ANNAPOLIS – Two weeks ago, some Maryland lawmakers decided they did not need laws to regulate crematories – they had had no complaints from the public.
But the initial discovery Saturday of the now more than 200 rotting corpses outside a Georgia crematory has prompted some reconsideration in the General Assembly.
“We’ve got to take another look at (the issue),” said Sen. Thomas L. Bromwell, D-Baltimore County, whose Senate Finance Committee voted 9-1 Feb. 7 to kill a Senate bill calling for such measures.
The bill, sponsored by Delegate Joan Cadden, D-Anne Arundel, is still alive in the House and, should it pass there, would be assigned to Bromwell’s committee. The committee killed her previous effort last year, even though it had unanimous House approval.
Maryland is one of just eight states with no laws regulating crematories.
Opposing lawmakers have been reluctant to approve legislation primarily because there were no complaints to the state about crematories. That’s what killed this year’s Senate bill, sponsored by Sen. John C. Astle, D-Anne Arundel.
“In two years, there has not been testimony to warrant this regulation,” Bromwell said Thursday. However, he has promised that Cadden’s bill would get a fair hearing, should it win House approval again.
Complaints are few because there is no agency for people to contact, said Stephen Sklar, president of the Office of Cemetery Oversight.
Crematory complaints now go to the Attorney General’s Office, which has forwarded them to Sklar’s office or the state Board of Morticians, depending on whether the crematory in question is affiliated with a cemetery or a funeral home, said Attorney General J. Joseph Curran.
But those state agencies have no authority to act upon crematory complaints under the law, something Curran’s office learned just recently.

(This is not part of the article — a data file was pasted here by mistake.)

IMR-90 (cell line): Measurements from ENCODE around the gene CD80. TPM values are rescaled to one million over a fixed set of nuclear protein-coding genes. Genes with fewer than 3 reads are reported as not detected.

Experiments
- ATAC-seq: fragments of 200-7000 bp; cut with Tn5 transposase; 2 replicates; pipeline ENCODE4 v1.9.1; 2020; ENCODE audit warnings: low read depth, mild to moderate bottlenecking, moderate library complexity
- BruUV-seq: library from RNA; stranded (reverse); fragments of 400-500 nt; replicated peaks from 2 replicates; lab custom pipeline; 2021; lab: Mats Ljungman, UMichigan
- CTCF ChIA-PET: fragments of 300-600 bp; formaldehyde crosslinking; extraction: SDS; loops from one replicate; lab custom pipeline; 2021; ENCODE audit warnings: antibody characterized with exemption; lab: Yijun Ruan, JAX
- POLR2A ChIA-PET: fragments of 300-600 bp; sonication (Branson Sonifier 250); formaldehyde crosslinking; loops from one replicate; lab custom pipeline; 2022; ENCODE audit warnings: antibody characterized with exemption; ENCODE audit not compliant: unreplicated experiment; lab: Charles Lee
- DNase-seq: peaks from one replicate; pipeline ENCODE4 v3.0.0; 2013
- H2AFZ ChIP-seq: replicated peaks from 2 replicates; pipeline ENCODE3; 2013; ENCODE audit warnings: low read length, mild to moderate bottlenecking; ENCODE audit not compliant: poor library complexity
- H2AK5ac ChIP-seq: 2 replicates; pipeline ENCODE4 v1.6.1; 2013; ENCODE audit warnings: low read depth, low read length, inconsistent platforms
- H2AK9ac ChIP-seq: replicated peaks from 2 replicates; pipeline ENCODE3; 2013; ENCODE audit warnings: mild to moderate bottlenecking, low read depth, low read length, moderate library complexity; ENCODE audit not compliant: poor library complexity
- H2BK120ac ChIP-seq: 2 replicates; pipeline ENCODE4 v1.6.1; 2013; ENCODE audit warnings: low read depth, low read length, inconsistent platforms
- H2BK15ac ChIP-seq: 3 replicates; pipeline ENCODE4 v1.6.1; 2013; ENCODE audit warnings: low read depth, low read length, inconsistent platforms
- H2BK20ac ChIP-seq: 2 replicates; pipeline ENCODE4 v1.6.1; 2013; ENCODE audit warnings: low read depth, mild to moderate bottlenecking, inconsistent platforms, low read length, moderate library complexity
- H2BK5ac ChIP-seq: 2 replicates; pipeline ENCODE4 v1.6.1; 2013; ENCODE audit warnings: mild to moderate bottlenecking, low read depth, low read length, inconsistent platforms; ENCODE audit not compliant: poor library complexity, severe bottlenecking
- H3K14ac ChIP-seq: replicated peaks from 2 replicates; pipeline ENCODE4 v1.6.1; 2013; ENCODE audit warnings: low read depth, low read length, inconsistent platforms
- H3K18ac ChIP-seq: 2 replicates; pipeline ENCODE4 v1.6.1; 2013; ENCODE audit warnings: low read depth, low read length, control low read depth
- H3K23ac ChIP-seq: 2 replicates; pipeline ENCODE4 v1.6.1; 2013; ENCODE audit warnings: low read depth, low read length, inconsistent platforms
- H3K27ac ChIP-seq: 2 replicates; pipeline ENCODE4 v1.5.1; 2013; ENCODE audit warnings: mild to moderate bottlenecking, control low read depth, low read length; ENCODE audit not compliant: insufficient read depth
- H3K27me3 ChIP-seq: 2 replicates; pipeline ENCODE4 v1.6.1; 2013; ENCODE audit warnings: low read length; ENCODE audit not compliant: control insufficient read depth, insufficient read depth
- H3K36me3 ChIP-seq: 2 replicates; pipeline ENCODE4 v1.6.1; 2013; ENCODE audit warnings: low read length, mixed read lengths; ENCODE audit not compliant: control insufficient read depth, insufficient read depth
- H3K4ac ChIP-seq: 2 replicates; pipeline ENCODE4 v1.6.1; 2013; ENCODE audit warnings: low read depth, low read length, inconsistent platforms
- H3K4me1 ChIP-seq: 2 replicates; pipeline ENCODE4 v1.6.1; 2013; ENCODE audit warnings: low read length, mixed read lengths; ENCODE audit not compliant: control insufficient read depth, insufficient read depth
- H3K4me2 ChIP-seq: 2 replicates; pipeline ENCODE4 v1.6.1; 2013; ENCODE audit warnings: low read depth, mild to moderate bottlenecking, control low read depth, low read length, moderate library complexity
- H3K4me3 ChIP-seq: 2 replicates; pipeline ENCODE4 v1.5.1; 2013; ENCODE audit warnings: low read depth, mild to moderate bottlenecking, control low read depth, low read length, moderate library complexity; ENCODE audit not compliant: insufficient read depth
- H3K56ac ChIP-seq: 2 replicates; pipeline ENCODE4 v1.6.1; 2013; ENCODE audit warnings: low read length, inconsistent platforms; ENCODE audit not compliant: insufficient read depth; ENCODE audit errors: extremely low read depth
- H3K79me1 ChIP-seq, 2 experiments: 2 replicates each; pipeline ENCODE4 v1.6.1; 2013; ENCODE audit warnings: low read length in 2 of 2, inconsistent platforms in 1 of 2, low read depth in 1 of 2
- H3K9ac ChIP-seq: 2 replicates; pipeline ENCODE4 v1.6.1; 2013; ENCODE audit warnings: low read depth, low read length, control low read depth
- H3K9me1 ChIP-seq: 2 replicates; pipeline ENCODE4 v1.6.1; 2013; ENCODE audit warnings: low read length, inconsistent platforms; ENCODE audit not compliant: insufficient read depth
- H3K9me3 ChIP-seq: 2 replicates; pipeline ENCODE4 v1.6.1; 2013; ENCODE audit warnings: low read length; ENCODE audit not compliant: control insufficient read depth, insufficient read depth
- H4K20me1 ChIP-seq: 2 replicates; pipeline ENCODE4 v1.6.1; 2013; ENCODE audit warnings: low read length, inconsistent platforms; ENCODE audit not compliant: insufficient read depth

The state’s 24 crematories are regulated by zoning laws and by the Maryland Department of the Environment for air quality from smokestack emissions, Cadden said. No one regulates their operation or equipment. The bill would require crematories affiliated with cemeteries and the state’s only unaffiliated crematory in Beltsville to be regulated by the Office of Cemetery Oversight. Those affiliated with funeral homes would be regulated by the state Board of Morticians. That shared regulatory responsibility disturbs Bromwell’s committee as well. “I’m not really happy with the fact we’ve got two different groups that want to regulate this,” Bromwell said. “It’s just a proliferation of this under- the-turf battle.” The bill also would mandate annual surprise inspections, regulate operating procedures, and institute a $300 licensing fee, with license renewal mandated every two years. Sklar’s office would publish information about consumer rights in the purchase of crematory services to help consumers understand crematory operations. Because it relies on existing agencies for regulation, the crematory bill would cost the state nothing, according to the fiscal note for the bill. In Georgia, where authorities are still trying to sort out the remains of hundreds of people, Ray Brent Marsh, 28, the operator of Tri-State Crematory in Noble, Ga., faces 16 felony counts of theft by deception for cremations not performed. In some instances, Marsh gave families wood chips or cement dust instead of the remains of their loved ones. Astle foresaw such problems, warning at a Feb. 7 hearing: “When you bring your grandmother to get cremated, you can’t be sure whether the ashes you get back are her or the dog from down the street.” Maryland has one of the highest cremation rates in the country, at 24 percent of all deaths. That number is expected to reach 40 percent in eight years, Sklar said. The bill is designed to boost consumer confidence in the death-care industry, give the public protection against negligence and provide businesses with legal protection from suits when the firms comply with all state regulations. Georgia’s experience should prompt all states to enact cremation laws, said Bob Fells, general counsel for International Cemetery and Funeral Association in Reston, Va. “The main thing is providing mandatory inspections,” Fells said, adding the association supports them. “Legislation regarding this sort of thing is usually reactive rather than proactive. It’s just human nature.” “There has to be a state response to strengthen consumer confidence in the death-care industry,” Sklar said. “Regulating would be a very good stride.” -30- CNS-2-21-02